I decided to join a few of the bloggers that I follow, Dee at Novel Deelights, Sam at Clues and Reviews, and Chelsea at The Suspense is Thriller Me, and come clean with my book hoarding. I’ve always had a small back list going, but since I started my blog I’ve noticed my ‘to be read’ list growing faster than I can read. This means the oldest books on my list have next to no chance of ever being read.
I decided to challenge myself to read at least half of the books that have been on my list the longest. Below are the first 10 books on my Goodreads ‘want to read’ list, which is actually only a partial list of the books I’d like to read. My full list is on my newly updated spreadsheet, but we won’t talk about that.
A Thousand Splendid Suns by Khaled Hosseini –
Born a generation apart and with very different ideas about love and family, Mariam and Laila are two women brought jarringly together by war, by loss and by fate. As they endure the ever escalating dangers around them—in their home as well as in the streets of Kabul—they come to form a bond that makes them both sisters and mother-daughter to each other, and that will ultimately alter the course not just of their own lives but of the next generation.
Wonder by R.J. Palacio –
August Pullman wants to be an ordinary ten-year-old. He does ordinary things. He eats ice cream. He plays on his Xbox. He feels ordinary – inside.
But Auggie is far from ordinary. Ordinary kids don’t make other ordinary kids run away screaming in playgrounds. Ordinary kids don’t get stared at wherever they go.
The Poinsonwood Bible by Barbara Kingsolver –
The Poisonwood Bible is a story told by the wife and four daughters of Nathan Price, a fierce, evangelical Baptist who takes his family and mission to the Belgian Congo in 1959. They carry with them everything they believe they will need from home, but soon find that all of it — from garden seeds to Scripture — is calamitously transformed on African soil. What follows is a suspenseful epic of one family’s tragic undoing and remarkable reconstruction over the course of three decades in postcolonial Africa.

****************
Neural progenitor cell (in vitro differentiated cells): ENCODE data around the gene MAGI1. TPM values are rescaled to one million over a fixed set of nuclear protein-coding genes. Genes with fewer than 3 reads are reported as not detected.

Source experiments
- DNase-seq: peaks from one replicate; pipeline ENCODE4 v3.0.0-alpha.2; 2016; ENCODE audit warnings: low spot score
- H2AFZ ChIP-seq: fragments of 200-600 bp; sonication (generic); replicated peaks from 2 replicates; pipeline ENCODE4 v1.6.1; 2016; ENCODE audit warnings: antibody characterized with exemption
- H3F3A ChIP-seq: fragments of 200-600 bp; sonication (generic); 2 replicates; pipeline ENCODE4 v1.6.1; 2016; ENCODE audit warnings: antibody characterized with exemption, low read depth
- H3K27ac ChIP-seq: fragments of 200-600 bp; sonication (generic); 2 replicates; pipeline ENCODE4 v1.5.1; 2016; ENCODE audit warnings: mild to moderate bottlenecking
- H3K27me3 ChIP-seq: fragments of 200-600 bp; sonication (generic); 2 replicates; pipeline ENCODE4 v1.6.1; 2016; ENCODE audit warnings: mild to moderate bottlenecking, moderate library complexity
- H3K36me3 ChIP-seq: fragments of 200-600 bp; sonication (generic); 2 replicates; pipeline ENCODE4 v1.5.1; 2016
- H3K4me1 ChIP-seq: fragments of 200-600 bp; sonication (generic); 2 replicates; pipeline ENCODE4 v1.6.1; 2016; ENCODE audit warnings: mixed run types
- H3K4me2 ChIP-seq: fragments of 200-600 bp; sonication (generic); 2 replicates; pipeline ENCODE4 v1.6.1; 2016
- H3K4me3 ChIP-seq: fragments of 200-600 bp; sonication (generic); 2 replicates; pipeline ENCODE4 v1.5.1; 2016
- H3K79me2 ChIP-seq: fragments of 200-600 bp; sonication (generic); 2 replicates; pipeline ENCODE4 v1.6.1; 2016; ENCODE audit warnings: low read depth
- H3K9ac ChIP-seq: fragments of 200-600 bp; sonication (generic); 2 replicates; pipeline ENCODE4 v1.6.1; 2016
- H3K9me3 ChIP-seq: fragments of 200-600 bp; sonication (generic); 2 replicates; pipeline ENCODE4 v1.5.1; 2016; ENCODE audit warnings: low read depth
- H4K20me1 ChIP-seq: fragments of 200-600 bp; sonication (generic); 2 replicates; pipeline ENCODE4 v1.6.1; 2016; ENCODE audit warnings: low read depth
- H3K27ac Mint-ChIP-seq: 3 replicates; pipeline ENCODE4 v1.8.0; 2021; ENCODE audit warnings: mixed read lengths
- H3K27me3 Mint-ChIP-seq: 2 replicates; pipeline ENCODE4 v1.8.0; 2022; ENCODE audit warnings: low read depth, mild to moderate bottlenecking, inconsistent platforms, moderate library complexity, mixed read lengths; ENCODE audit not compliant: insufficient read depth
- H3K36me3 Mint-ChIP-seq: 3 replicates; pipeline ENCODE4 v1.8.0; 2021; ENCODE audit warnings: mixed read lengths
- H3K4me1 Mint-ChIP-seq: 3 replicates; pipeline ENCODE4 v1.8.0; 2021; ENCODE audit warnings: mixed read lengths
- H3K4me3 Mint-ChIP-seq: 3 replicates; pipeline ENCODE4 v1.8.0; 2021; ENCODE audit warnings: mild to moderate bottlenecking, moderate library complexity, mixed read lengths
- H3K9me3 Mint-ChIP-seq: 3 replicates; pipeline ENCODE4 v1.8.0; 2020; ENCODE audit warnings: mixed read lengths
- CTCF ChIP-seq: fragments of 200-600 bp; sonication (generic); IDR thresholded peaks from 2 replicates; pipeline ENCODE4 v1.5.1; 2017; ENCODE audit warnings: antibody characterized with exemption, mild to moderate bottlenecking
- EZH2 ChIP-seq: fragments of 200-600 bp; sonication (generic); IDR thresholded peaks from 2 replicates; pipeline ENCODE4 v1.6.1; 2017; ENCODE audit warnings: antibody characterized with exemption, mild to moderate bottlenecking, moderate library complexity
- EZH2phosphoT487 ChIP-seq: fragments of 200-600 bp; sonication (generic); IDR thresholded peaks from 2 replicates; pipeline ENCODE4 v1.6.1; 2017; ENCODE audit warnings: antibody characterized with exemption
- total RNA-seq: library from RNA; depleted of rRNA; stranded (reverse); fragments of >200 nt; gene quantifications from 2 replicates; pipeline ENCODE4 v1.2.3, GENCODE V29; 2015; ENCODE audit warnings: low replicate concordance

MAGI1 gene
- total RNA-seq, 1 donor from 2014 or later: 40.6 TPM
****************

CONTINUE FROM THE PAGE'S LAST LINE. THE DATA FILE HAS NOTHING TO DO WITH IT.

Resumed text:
Triptych by Karin Slaughter –
In the city of Atlanta, women are dying—at the hands of a killer who signs his work with a single, chilling act of mutilation. Leaving behind enough evidence to fuel a frenzied police hunt, this cunning madman is bringing together dozens of lives, crossing the boundaries of wealth and race. And the people who are chasing him must cross those boundaries too. Among them is Michael Ormewood, a veteran detective whose marriage is hanging by a thread—and whose arrogance and explosive temper are threatening his career. And Angie Polaski, a beautiful vice cop who was once Michael’s lover before she became his enemy.
But another player has entered the game: a loser ex-con who has stumbled upon the killer’s trail in the most coincidental of ways—someone who may be the key to breaking the case wide open.
Those Who Save Us by Jenna Blum –
For fifty years, Anna Schlemmer has refused to talk about her life in Germany during World War II. Her daughter, Trudy, was only three when she and her mother were liberated by an American soldier and went to live with him in Minnesota. Trudy’s sole evidence of the past is an old photograph: a family portrait showing Anna, Trudy, and a Nazi officer, the Obersturmfuhrer of Buchenwald.